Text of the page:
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Do all git commands have a --dry-run option, or one which would indicate what the command would do without actually doing them?

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up vote 45 down vote accepted

Not every command would naturally support a dry run directly.

  • git merge has its own option (git merge --no-commit --no-ff)
  • but git pull does not really need it ('git fetch origin', then a 'git log master..origin/master', before a git merge origin/master)
    (but git push has a dry-run option)

As J.C. Hamano summarizes:

There are things that are not implemented in git because they do not make sense, and there are things that are not implemented in git because nobody had itch to scratch for.
To put it differently, we tend to implement only things that there are actual, demonstrated needs for from real world and only when the addition makes sense as a coherent part of the system.


iboisver comments:

Another thing to be aware of is that commands like git add and git rm allow the -n command-line option to specify dry run, while in git commit, the -n option means something completely different.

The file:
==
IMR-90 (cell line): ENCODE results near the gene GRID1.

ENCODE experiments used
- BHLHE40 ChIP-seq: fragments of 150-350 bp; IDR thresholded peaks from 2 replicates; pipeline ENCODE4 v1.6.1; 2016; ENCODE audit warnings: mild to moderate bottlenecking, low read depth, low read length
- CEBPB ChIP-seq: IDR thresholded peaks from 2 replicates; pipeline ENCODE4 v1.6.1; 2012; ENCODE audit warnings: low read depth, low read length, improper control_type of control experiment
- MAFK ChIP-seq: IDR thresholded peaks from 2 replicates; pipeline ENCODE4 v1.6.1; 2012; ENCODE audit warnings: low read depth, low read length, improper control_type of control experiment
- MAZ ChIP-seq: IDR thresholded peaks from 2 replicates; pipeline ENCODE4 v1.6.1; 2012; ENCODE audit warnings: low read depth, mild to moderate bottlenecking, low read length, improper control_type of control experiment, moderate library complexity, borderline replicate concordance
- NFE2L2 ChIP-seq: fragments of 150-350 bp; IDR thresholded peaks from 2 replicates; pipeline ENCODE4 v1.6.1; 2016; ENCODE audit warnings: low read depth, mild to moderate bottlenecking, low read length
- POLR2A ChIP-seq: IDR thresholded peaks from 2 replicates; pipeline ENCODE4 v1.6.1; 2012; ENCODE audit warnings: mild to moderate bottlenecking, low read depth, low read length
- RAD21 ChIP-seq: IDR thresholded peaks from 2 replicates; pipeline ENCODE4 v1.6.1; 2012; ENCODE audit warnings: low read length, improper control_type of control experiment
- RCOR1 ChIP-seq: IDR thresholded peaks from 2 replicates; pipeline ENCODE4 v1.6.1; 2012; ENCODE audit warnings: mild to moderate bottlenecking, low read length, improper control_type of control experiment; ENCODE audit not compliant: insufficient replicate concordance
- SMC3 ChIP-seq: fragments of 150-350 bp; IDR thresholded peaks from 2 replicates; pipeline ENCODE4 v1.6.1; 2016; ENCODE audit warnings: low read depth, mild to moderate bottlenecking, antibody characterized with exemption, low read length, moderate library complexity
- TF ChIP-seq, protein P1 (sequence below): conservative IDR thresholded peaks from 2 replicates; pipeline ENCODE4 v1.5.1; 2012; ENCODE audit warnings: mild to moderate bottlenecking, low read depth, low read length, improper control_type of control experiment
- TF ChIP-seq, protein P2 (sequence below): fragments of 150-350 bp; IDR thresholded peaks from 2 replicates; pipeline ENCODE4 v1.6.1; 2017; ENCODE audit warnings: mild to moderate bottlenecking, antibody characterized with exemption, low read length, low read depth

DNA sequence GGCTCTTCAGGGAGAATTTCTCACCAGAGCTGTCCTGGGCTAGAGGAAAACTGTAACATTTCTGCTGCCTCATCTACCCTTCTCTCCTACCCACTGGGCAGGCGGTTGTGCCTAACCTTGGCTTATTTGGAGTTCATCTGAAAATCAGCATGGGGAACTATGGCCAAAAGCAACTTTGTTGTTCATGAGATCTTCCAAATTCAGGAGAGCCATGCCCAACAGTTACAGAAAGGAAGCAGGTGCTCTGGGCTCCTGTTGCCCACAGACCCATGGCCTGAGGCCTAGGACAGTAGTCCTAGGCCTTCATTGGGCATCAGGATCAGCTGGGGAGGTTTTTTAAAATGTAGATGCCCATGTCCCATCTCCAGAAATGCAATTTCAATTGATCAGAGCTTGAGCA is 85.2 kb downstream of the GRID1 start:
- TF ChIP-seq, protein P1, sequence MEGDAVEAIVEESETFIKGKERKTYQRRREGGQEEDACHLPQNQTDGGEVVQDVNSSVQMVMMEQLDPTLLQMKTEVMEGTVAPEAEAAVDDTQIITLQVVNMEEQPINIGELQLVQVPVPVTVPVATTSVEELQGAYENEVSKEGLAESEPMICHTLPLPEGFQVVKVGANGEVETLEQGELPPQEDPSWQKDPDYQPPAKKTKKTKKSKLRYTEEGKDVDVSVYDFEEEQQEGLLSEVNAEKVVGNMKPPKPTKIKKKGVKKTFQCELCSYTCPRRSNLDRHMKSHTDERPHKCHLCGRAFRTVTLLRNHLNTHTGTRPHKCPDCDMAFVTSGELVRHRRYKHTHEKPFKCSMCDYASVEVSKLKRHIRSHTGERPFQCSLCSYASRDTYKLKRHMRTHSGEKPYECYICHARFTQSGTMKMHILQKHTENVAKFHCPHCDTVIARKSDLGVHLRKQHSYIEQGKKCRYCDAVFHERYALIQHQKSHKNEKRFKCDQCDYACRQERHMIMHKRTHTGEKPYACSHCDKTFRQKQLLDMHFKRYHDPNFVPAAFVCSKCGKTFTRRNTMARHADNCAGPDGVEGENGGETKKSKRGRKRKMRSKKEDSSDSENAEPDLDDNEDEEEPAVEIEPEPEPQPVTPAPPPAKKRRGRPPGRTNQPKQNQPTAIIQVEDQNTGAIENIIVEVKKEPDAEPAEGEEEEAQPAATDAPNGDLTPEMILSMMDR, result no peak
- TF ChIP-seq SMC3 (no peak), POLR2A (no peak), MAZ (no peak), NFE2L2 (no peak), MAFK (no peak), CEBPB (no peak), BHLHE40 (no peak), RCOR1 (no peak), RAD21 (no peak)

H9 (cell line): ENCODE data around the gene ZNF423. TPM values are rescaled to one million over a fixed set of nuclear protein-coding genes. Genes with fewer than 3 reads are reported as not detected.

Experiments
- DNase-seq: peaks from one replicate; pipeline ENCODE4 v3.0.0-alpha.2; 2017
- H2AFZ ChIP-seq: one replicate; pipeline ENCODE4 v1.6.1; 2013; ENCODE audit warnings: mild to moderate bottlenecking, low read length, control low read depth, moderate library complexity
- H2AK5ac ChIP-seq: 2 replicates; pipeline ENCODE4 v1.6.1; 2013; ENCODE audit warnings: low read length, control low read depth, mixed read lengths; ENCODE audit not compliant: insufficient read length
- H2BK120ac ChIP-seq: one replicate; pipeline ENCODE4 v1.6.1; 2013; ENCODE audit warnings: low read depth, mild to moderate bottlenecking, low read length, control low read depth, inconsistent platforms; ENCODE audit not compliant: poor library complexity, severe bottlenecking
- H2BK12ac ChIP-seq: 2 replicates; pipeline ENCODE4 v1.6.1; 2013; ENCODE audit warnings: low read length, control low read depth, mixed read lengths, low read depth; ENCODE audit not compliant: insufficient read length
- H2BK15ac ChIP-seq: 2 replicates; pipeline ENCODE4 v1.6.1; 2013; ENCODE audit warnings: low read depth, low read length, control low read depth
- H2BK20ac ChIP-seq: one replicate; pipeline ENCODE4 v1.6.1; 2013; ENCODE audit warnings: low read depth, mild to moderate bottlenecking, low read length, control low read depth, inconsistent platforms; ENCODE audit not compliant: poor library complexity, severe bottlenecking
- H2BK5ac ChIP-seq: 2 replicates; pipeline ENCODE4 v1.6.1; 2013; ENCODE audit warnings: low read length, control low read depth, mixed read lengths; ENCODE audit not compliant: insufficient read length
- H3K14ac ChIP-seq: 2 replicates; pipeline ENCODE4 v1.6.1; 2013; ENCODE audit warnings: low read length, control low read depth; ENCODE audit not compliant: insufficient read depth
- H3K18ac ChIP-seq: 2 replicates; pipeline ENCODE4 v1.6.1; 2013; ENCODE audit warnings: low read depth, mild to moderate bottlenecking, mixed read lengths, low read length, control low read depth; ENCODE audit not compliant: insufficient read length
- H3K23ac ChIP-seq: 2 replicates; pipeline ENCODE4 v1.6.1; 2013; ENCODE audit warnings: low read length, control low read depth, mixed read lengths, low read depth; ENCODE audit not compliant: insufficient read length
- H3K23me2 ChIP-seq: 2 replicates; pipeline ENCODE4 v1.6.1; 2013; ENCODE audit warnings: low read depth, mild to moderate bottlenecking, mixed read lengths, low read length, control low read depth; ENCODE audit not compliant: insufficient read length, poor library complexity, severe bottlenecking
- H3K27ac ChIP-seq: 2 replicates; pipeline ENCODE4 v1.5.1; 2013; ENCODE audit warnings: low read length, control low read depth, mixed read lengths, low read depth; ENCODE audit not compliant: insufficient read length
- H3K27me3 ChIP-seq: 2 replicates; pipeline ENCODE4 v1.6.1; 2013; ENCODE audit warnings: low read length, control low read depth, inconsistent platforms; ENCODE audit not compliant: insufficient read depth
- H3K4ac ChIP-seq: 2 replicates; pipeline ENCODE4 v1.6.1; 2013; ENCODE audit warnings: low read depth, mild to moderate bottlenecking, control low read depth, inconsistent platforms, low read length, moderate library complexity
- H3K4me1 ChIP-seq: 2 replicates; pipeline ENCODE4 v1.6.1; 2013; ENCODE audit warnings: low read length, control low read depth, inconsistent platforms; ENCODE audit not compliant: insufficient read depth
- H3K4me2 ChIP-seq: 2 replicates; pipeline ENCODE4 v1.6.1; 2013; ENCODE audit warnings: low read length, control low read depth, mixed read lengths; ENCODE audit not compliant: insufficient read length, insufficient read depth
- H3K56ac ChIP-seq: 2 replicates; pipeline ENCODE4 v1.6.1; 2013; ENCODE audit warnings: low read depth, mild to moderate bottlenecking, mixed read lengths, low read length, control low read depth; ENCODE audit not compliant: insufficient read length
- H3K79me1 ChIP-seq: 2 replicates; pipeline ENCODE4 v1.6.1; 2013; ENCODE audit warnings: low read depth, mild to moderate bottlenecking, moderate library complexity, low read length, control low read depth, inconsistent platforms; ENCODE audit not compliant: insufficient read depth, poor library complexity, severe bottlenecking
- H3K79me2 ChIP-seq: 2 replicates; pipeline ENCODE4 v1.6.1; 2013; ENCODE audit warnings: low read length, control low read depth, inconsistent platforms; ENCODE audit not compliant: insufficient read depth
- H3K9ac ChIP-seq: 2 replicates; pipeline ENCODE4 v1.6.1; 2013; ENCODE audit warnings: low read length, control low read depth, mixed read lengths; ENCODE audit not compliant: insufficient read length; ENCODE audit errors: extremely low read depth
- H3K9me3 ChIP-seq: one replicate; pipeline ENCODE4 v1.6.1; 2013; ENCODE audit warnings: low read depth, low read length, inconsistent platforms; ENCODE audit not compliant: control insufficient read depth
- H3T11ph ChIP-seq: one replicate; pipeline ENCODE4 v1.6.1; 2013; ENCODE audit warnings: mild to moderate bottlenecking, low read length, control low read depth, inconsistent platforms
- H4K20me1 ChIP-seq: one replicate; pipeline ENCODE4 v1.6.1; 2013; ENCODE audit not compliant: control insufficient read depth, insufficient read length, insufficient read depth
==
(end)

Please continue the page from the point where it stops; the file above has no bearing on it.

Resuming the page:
So be sure to check the man page

git commit -n:

-n
--no-verify

This option bypasses the pre-commit and commit-msg hooks. See also githooks(5).

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2  
Another thing to be aware of is that commands like git-add and git-rm allow the -n command-line option to specify dry run, while in git-commit, the -n option means something completely different. So be sure to check the man page. – iboisver May 3 '12 at 6:38
1  
@iboisver interesting feedback, thank you. I have included your comment in the answer for more visibility. – VonC May 3 '12 at 6:45

While there isn't always a --dry-run flag for every comment, there are usually equivalents. For example, this previous question shows what to do for git merge.

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there is none for rebase, for one example. – gcb Dec 11 '14 at 18:11

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